Reinvented Shabbat Project to ‘bring Shabbat home’ in more than 1,600 cities worldwide

November 5, 2020 by J-Wire Newsdesk
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In a world transformed by the coronavirus pandemic, the seventh annual international Shabbat Project is organizing virtual pre-Shabbat events and providing educational materials for an intimate home-based Shabbat experience in more than 1,600 cities and 106 countries from Nov. 6-7.

Since 2013, the annual event has brought together Jews of all ages, backgrounds and nationalities to keep one Shabbat together. This year, given the circumstances, it has reinvented itself, emphasizing the call to “Bring Shabbat Home.”

The project has created an array of educational resources that enhance the Shabbat-at-home experience, including a seven-step guide to observing Shabbat, as well as a compendium of enriching and inspiring ideas to read and share around the Shabbat table. Meanwhile, pre-Shabbat events around the world will include virtual challah bakes, online classes about Shabbat, cooking webcasts, global sing-a-thons and virtual synagogue tours.

Despite the necessity for partners and organizers worldwide to pivot towards online events and away from the large, citywide spectacles that have characterized the project over the years, the global initiative aims to make an impact this year through its timely objective: to restore some stability to our lives in a volatile and uncertain world.

“We have lived through times of chaos and confusion. But our homes have always been our havens. And Shabbat can ensure they remain so—places of stability and security, kindness and connection, warmth and love,” said the Shabbat Project’s founder and director, South African Chief Rabbi Warren Goldstein. “In a world turned upside-down, Shabbat can keep us the right way up.”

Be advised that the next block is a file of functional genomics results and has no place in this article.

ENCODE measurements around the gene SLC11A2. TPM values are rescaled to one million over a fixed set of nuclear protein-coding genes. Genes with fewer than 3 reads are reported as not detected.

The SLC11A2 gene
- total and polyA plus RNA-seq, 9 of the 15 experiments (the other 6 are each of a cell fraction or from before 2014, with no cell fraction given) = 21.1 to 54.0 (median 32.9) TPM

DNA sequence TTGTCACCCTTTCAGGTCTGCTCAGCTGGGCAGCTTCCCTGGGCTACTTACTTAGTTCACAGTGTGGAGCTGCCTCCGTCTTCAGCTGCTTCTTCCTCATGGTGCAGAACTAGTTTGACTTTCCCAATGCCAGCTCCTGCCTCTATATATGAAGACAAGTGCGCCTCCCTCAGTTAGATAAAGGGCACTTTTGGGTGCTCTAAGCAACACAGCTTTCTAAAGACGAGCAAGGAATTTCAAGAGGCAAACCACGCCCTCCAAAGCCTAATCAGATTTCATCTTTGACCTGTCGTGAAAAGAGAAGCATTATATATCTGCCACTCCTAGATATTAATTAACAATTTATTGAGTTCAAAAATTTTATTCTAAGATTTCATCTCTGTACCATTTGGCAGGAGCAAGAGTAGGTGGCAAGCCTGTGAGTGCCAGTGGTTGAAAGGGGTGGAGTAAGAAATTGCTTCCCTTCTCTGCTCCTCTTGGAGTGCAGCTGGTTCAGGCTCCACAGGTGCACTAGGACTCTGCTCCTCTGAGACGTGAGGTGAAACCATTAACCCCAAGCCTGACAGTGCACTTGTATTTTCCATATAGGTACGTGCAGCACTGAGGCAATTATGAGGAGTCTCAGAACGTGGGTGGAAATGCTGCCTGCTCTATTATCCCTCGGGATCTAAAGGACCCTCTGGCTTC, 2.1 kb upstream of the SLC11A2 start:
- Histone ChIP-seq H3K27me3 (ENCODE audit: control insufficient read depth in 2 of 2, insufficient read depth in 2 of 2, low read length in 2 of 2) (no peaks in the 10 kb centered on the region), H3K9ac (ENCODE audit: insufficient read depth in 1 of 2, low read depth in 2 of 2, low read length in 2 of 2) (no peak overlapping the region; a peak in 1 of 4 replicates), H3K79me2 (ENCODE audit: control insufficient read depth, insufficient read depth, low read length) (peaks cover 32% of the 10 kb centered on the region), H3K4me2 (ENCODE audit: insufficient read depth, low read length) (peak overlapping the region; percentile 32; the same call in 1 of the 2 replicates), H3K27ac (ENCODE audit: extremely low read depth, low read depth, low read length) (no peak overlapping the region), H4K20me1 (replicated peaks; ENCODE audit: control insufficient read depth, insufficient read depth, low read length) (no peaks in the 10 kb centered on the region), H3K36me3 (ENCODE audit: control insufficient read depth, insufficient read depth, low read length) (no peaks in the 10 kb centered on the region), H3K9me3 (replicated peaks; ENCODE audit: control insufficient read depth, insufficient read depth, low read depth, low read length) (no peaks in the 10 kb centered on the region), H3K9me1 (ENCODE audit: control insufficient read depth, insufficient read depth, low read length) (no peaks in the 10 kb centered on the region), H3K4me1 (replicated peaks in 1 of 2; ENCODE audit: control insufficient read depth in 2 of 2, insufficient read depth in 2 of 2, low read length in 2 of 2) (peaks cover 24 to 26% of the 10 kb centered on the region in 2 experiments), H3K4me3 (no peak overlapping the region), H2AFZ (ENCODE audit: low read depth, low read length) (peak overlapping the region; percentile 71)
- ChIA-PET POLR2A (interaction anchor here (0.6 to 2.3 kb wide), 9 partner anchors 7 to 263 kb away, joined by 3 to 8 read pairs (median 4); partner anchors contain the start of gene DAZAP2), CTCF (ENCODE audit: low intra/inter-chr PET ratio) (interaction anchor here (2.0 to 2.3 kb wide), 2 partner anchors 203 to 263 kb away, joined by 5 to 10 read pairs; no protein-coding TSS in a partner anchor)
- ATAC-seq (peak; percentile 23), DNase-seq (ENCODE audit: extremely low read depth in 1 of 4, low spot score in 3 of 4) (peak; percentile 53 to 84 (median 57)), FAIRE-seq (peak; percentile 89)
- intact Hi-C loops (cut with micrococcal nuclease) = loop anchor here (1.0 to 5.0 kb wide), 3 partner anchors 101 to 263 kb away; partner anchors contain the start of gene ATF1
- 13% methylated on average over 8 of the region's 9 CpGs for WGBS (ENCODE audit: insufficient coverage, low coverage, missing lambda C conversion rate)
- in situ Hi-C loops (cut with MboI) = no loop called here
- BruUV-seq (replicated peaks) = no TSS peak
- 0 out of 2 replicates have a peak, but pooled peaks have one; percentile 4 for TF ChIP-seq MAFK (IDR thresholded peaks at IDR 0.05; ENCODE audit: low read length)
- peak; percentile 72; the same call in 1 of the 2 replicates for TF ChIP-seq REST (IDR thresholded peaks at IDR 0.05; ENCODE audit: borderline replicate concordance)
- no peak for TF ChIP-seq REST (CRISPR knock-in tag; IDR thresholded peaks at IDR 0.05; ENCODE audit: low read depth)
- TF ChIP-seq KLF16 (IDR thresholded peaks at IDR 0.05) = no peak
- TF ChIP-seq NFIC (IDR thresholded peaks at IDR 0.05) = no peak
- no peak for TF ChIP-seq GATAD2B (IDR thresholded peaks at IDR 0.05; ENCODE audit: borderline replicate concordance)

Amid the pandemic’s challenges, Goldstein said the response has exceeded expectations.

“Thousands of partners have again stepped forward, eager to bring the Shabbat experience to their communities,” he said. “New, innovative events and initiatives have begun to take shape. New participants are gearing up to experience a full Shabbat for the first time in their lives.”

‘Front-row access to Jewish life all over the globe’

One of the silver linings of this year’s exclusively online array of events is that geographical barriers have dissolved. Seed UK will broadcast an extraordinary 24-hour challah bake featuring 19 different live events from cities such as Gibraltar, Hong Kong, Sydney, Moscow, Toronto and New York. A pre-Shabbat event in Arizona featuring Latino pop singer Miriam Sandler will include participants from four continents. And in the wake of the Abraham Accords, an event hosted in Israel will include the Jewish communities of Abu Dhabi, Bahrain, Dubai, Kuwait and Oman.

In Argentina, a challah bake will unite Jewish communities in 32 cities across the country for the first time. And Long Island’s “Cook and Connect” event, featuring young cooking sensation and “Chopped!” winner Rachel Goldzwal, will bring together teenagers from around the world to share traditional Shabbat dishes and cultural cuisines.

Elsewhere, a group of Israeli volunteers will be cooking and delivering all four Shabbat meals to Magen David Adom first responders in Ra’anana, Herzliya and Kfar Saba. A website in Denver is offering Shabbat meals, classes and “survival kits” on demand. And an all-day “women’s day” event hosted in Netanya will feature international singers, filmmakers and celebrity chefs.